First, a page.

Thanks to Science, a Better Definition of Consciousness

Science is better defining what have been some gray areas of consciousness. By using brain scans to measure the patients' awareness, we are arriving at sounder and more ethical medicine.

What's the Latest Development?


New research out of the UK suggests that a new classification system for consciousness will help doctors and families better understand the condition of individuals with brain injuries. By measuring the brain activity of patients in a vegetative state while they responded to doctors' cuespatients were asked to think of certain images, such as playing tennis or visiting the rooms in their houseresearchers concluded that the vegetative patients' level of responsiveness was the same as control patients who were entirely conscious.

What's the Big Idea?

When it comes to consciousness, a fundamental distinction is made between its contents and its levels. The contents of consciousness are our subjective experiences, such as the sound of a violin. "Levels of consciousness, on the other hand, have to do with outward signs of a person's...state of awareness." People with aberrant awareness are typically placed into one of three categories: having a coma, being in a vegetative state and being 'minimally conscious'. But based on recent research, those categories must now be reevaluated.

Photo credit: shutterstock.com

Stress is contagious–but resilience can be too

The way that you think about stress can actually transform the effect that it has on you – and others.

Big Think Edge
  • Stress is contagious, and the higher up in an organization you are the more your stress will be noticed and felt by others.
  • Kelly McGonigal teaches "Reset your mindset to reduce stress" for Big Think Edge.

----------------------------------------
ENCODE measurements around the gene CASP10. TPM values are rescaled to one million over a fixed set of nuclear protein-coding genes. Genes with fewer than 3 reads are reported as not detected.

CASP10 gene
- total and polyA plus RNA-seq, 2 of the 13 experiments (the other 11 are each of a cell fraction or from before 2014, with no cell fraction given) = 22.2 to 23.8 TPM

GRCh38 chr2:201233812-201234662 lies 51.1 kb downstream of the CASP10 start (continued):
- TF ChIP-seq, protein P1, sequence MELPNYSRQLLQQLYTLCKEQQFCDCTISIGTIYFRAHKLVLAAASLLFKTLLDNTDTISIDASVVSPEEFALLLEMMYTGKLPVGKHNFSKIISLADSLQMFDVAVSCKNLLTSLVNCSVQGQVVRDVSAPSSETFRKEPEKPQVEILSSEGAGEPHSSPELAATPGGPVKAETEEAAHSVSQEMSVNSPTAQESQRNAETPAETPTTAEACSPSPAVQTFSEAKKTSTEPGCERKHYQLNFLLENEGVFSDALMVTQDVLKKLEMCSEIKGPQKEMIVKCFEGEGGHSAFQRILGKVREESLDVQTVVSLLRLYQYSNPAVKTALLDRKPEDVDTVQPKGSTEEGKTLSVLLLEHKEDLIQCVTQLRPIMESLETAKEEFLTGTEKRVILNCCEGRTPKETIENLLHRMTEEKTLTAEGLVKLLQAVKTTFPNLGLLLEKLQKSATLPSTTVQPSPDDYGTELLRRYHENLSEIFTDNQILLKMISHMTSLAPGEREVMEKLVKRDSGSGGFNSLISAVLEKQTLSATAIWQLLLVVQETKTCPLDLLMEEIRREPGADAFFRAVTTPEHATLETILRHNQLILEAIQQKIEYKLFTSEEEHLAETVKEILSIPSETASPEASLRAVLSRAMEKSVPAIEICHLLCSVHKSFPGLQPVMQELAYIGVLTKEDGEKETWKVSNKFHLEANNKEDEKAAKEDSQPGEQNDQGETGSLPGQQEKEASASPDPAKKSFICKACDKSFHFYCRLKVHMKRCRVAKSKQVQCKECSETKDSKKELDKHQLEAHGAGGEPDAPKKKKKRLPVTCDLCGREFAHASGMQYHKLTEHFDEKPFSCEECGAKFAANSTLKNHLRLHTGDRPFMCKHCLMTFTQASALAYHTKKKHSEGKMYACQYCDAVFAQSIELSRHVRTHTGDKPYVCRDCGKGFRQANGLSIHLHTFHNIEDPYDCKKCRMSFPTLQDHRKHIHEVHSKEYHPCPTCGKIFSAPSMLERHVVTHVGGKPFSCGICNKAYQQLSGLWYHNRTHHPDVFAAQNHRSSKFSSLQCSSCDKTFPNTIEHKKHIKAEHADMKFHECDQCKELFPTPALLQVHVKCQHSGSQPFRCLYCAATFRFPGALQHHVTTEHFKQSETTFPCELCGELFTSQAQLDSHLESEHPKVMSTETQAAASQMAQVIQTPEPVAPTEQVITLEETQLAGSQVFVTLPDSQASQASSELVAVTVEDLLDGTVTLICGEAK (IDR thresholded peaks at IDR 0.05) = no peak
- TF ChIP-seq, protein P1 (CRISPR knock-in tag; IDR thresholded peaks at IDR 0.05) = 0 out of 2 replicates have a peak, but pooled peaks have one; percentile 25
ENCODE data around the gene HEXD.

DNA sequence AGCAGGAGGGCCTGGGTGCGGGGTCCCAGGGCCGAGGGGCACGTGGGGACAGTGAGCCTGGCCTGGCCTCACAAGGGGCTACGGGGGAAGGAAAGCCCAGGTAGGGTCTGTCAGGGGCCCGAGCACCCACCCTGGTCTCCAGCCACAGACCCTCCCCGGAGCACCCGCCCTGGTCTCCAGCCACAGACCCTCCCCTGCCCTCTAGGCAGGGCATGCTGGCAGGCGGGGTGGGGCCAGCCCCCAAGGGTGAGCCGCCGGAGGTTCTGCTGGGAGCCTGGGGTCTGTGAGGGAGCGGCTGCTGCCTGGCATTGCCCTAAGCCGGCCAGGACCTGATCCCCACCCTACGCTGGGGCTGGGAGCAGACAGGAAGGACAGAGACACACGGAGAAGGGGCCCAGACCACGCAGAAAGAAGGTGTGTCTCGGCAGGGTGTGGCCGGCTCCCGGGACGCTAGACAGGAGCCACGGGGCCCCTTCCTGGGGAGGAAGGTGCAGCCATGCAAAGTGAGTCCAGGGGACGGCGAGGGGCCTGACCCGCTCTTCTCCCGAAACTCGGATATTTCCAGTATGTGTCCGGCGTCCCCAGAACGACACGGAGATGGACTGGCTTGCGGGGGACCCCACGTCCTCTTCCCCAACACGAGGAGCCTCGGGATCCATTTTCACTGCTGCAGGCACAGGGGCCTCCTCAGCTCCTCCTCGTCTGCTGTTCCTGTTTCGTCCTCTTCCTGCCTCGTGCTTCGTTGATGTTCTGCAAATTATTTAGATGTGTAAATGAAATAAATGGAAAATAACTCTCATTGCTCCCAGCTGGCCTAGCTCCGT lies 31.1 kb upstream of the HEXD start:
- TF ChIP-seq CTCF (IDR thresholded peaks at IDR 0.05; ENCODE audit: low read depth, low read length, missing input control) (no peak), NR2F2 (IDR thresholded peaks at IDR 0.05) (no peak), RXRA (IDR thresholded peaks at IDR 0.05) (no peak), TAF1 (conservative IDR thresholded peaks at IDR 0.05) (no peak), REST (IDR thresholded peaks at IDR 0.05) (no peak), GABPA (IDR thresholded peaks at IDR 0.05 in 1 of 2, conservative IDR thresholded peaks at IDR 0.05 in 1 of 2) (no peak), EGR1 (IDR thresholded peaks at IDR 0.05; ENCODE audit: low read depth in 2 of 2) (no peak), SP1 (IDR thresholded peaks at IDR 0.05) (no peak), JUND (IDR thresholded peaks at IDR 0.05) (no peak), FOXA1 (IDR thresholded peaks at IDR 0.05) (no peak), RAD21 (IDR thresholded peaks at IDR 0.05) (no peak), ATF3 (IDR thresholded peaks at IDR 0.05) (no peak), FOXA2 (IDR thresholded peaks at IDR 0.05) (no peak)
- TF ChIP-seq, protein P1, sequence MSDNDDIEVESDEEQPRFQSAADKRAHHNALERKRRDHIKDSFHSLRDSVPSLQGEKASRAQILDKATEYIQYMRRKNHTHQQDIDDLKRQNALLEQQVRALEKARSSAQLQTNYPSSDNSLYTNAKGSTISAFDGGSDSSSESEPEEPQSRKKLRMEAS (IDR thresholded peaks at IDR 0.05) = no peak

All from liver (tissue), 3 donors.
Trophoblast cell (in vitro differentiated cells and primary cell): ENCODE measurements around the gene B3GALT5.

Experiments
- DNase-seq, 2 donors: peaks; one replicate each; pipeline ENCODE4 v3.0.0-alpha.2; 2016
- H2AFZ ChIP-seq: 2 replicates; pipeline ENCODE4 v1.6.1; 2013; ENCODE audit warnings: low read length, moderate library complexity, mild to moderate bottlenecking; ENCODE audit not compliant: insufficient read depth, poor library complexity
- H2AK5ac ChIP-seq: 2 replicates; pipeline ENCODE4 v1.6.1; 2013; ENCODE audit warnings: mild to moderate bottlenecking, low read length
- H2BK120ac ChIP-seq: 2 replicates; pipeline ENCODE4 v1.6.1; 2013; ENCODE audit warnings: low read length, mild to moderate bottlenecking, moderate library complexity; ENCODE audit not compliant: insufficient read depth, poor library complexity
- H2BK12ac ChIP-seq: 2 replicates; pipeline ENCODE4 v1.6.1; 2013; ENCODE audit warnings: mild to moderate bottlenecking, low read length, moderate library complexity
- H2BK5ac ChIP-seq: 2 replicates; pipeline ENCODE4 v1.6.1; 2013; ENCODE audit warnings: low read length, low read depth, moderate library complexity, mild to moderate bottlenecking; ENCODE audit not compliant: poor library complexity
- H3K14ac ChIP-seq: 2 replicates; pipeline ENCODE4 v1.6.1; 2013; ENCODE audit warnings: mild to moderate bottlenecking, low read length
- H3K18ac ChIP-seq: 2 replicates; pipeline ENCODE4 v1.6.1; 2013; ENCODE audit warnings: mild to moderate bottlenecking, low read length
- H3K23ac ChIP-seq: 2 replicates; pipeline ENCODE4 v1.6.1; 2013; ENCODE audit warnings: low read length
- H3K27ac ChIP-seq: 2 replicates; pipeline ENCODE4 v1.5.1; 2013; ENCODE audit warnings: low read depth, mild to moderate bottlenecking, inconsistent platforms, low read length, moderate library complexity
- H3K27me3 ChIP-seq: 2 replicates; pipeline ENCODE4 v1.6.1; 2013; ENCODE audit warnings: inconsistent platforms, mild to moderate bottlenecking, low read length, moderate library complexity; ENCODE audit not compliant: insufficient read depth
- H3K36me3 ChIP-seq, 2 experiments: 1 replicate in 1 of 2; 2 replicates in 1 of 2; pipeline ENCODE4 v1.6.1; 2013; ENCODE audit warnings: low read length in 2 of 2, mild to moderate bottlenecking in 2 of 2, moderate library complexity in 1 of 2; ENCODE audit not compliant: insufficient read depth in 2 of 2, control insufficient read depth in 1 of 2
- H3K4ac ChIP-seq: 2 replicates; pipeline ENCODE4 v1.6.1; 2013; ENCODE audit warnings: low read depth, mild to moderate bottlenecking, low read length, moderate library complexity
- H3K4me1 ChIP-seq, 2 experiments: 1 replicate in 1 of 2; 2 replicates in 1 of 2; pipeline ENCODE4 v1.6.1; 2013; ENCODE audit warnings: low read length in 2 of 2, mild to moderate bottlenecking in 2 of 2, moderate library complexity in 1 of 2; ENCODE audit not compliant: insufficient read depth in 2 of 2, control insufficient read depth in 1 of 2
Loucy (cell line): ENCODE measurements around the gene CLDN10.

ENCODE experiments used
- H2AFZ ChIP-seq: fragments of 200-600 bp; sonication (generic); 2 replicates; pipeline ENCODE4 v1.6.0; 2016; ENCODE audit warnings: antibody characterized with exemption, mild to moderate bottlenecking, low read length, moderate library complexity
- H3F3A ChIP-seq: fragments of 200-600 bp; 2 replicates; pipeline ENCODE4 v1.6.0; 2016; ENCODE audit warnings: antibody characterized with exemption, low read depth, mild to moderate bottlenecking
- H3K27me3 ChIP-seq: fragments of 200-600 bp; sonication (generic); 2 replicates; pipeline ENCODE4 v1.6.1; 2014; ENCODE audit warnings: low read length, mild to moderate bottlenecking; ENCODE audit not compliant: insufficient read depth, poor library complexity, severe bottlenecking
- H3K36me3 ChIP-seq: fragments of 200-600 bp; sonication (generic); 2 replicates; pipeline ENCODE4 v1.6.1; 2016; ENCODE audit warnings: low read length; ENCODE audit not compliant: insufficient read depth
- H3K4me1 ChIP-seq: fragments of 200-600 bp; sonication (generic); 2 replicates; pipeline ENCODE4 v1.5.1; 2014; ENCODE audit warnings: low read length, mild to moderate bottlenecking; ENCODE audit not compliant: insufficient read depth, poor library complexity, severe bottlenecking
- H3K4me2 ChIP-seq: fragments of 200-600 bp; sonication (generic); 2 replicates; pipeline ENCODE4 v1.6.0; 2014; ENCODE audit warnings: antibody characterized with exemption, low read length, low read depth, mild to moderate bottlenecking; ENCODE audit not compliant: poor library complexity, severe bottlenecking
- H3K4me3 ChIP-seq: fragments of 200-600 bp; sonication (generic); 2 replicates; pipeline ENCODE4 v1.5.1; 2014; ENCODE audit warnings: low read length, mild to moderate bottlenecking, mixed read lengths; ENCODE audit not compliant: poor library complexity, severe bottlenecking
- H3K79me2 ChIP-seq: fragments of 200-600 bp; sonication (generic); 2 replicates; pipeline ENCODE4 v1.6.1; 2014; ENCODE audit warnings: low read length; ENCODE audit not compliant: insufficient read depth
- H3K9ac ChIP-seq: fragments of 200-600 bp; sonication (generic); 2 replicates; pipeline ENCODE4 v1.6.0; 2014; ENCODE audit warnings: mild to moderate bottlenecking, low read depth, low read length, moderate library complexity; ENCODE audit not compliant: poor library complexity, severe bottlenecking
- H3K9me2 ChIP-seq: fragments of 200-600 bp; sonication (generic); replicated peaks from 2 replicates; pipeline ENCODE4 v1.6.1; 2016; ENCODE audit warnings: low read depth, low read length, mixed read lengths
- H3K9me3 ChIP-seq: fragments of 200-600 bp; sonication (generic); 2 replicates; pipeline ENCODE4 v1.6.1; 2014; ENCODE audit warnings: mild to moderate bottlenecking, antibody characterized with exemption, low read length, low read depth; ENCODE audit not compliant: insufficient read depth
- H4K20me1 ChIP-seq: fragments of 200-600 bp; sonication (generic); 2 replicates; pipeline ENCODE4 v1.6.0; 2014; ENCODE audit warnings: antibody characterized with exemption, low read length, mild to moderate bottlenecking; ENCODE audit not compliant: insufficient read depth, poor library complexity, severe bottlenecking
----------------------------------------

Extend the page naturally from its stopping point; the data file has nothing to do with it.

• Subscribe to Big Think Edge before we launch on March 30 to get 20% off monthly and annual memberships.
Keep reading Show less

Do you have a self-actualized personality? Maslow revisited

Rediscovering the principles of self-actualisation might be just the tonic that the modern world is crying out for.

Personal Growth

Abraham Maslow was the 20th-century American psychologist best-known for explaining motivation through his hierarchy of needs, which he represented in a pyramid. At the base, our physiological needs include food, water, warmth and rest.

Keep reading Show less

Scientists reactivate cells from 28,000-year-old woolly mammoth

"I was so moved when I saw the cells stir," said 90-year-old study co-author Akira Iritani. "I'd been hoping for this for 20 years."

Yamagata et al.
Surprising Science
  • The team managed to stimulate nucleus-like structures to perform some biological processes, but not cell division.
  • Unless better technology and DNA samples emerge in the future, it's unlikely that scientists will be able to clone a woolly mammoth.
  • Still, studying the DNA of woolly mammoths provides valuable insights into the genetic adaptations that allowed them to survive in unique environments.
Keep reading Show less

Why believing in soulmates makes people more likely to "ghost" romantic partners

Does believing in true love make people act like jerks?

Thought Catalog via Unsplash
Sex & Relationships
  • Ghosting, or the practice of cutting off all contact suddenly with a romantic partner, is a controversial method of dumping someone.
  • People generally agree that it's bad form, but new research shows that people have surprisingly different opinions on the practice.
  • Overall, people who are more destiny-oriented (more likely to believe that they have a soulmate) tend to approve of ghosting more, while people who are more growth-oriented (more likely to believe relationships are made rather than born) are less tolerant of ghosting.
Keep reading Show less